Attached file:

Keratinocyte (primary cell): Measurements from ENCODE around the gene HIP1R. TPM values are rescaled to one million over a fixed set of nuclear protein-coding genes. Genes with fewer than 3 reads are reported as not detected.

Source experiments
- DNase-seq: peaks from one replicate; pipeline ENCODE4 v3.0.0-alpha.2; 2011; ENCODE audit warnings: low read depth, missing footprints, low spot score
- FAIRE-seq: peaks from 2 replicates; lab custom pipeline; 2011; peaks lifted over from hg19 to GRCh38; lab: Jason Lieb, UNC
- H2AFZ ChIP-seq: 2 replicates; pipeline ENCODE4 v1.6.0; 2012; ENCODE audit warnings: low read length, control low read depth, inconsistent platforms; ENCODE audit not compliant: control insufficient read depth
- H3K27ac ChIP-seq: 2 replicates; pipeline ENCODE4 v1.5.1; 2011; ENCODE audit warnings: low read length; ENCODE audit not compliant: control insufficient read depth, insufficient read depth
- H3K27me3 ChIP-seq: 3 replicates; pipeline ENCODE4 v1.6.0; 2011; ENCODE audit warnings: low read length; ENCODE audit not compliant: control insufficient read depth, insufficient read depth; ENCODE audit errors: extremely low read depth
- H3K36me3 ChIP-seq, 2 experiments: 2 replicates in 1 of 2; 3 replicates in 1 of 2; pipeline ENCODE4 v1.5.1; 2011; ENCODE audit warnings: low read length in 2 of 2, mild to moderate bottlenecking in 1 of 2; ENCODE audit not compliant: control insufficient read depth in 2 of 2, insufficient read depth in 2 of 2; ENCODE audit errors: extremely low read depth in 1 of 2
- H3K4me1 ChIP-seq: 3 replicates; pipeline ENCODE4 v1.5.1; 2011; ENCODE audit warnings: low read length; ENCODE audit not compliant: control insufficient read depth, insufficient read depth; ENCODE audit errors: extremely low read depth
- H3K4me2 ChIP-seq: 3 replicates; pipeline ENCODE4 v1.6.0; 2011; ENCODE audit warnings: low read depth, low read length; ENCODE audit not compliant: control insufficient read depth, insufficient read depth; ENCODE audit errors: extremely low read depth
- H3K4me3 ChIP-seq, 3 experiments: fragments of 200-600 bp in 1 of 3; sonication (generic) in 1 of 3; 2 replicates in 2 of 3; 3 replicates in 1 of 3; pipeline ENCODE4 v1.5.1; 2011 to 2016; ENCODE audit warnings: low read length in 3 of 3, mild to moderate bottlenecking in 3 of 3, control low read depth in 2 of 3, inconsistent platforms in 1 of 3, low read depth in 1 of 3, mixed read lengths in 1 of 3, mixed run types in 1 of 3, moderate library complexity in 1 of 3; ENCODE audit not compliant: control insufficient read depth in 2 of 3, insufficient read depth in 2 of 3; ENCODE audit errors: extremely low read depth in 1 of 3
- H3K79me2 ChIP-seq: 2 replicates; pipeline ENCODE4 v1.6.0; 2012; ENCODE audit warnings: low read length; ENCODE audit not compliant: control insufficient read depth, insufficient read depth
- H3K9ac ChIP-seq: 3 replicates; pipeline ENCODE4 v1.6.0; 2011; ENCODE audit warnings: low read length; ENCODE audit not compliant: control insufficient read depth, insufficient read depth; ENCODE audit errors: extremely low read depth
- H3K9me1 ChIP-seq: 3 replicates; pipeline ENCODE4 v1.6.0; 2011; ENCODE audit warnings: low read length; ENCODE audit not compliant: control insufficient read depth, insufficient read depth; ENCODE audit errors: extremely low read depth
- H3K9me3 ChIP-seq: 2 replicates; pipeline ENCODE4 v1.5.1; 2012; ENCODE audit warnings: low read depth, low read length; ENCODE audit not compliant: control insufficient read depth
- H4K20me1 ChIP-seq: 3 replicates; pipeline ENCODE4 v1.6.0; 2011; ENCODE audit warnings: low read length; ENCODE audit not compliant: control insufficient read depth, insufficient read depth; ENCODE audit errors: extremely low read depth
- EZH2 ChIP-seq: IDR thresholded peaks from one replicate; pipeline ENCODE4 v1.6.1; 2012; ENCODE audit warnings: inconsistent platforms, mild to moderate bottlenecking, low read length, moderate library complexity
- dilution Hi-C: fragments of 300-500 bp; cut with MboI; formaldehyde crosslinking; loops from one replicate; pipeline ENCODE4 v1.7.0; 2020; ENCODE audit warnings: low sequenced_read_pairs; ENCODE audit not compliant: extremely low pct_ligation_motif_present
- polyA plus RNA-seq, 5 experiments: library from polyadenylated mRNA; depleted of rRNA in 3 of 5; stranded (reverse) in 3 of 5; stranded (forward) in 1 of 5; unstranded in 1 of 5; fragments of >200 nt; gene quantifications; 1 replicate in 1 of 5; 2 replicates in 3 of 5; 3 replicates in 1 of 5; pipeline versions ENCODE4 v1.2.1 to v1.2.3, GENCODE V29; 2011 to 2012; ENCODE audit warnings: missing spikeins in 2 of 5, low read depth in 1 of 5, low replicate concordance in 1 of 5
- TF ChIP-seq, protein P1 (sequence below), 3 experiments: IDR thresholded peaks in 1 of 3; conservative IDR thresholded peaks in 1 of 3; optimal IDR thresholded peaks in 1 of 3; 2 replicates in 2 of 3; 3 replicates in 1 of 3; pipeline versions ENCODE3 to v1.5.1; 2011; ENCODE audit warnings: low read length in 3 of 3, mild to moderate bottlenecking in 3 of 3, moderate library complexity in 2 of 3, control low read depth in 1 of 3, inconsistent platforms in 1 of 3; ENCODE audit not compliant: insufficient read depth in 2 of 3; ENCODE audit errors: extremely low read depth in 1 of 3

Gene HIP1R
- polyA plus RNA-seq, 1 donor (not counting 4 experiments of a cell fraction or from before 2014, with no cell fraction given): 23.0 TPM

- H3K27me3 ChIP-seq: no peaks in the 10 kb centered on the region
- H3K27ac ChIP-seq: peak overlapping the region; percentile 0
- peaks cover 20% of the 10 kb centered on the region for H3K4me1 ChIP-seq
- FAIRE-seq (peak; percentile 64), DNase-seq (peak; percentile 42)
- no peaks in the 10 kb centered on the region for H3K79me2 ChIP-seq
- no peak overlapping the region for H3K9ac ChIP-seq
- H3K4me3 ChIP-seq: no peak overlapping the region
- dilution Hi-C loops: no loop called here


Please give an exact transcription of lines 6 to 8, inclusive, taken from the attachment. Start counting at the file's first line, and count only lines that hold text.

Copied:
- H3K27ac ChIP-seq: 2 replicates; pipeline ENCODE4 v1.5.1; 2011; ENCODE audit warnings: low read length; ENCODE audit not compliant: control insufficient read depth, insufficient read depth
- H3K27me3 ChIP-seq: 3 replicates; pipeline ENCODE4 v1.6.0; 2011; ENCODE audit warnings: low read length; ENCODE audit not compliant: control insufficient read depth, insufficient read depth; ENCODE audit errors: extremely low read depth
- H3K36me3 ChIP-seq, 2 experiments: 2 replicates in 1 of 2; 3 replicates in 1 of 2; pipeline ENCODE4 v1.5.1; 2011; ENCODE audit warnings: low read length in 2 of 2, mild to moderate bottlenecking in 1 of 2; ENCODE audit not compliant: control insufficient read depth in 2 of 2, insufficient read depth in 2 of 2; ENCODE audit errors: extremely low read depth in 1 of 2